Staff-Student Partnership: Reforming a UK School of Pharmacy to Promote Racial Inclusion

Adanna Anthony-Okeke, Nicole Baddoo, Helen Boardman, Rhonda Arike Fynn-Famodun, Gautam Paul, Rita George, Anne Osarumen Irorere, Ruth Osoba, Kene’h Oweh, Vanorld Vanderpuye



Britain has become more ethnically and culturally diverse (Office for National Statistics, 2018), but it is evident that this change in the demographic has not been fully reflected in education, including our School of Pharmacy. The need for inclusivity and representation is a priority in educating a multi-ethnic group of students to create a sense of belonging for all students and in addressing attainment disparities (Stevenson, 2012). Addressing this in the education of (future) health professionals, including pharmacists, is additionally driven by the need to produce a health workforce that understands health and illness across the UK’s diverse population (Gishen and Lokugamage, 2018). Maintaining a colonial perspective in the curriculum will promote negligence and implicit or explicit bias, potentially costing lives.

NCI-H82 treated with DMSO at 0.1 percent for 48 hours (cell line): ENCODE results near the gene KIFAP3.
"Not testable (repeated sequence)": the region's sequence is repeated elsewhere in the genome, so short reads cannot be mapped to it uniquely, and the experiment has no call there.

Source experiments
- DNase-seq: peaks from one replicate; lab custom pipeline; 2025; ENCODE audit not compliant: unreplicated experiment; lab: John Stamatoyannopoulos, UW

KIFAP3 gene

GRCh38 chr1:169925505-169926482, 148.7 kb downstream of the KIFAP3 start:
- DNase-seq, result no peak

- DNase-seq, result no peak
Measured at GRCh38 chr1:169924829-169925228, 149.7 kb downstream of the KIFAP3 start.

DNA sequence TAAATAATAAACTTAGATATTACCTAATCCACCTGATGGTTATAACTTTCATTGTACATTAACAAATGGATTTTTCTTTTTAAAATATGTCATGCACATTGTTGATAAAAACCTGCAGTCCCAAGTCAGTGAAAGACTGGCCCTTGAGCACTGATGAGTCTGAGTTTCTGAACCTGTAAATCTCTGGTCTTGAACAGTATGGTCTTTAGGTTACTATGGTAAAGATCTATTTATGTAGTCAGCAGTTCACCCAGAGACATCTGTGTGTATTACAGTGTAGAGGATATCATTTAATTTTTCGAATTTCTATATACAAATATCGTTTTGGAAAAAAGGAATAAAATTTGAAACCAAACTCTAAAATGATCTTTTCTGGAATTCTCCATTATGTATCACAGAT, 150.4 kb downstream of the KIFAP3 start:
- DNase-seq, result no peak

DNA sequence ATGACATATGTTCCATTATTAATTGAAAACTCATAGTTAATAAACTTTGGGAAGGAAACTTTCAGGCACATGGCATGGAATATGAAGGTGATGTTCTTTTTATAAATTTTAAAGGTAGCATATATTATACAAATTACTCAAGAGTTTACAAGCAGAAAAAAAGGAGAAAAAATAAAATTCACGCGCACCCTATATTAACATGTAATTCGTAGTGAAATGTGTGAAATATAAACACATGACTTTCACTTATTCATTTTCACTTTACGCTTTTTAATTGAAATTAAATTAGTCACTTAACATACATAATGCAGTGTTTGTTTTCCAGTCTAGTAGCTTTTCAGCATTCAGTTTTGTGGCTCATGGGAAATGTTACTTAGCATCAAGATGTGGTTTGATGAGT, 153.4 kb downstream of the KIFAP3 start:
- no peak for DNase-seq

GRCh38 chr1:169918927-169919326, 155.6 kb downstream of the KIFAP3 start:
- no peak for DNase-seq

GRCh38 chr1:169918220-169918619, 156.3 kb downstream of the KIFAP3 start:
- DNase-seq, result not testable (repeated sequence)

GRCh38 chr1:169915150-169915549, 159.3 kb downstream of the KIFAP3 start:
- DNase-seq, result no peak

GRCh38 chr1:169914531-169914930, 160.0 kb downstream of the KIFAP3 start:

This student-led partnership evolved through a group Black 3rd and 4th year pharmacy students determined to address the lack of Black, Asian and Minority Ethnic groups (BAME) representation within their curriculum, and working with the course directors, commenced the reformation of the formal and informal education in the School of Pharmacy.


This Case Study describes the first tangible work from the partnership which evaluated the course materials to determine where improvements could be made.



BAME; staff-student partnership

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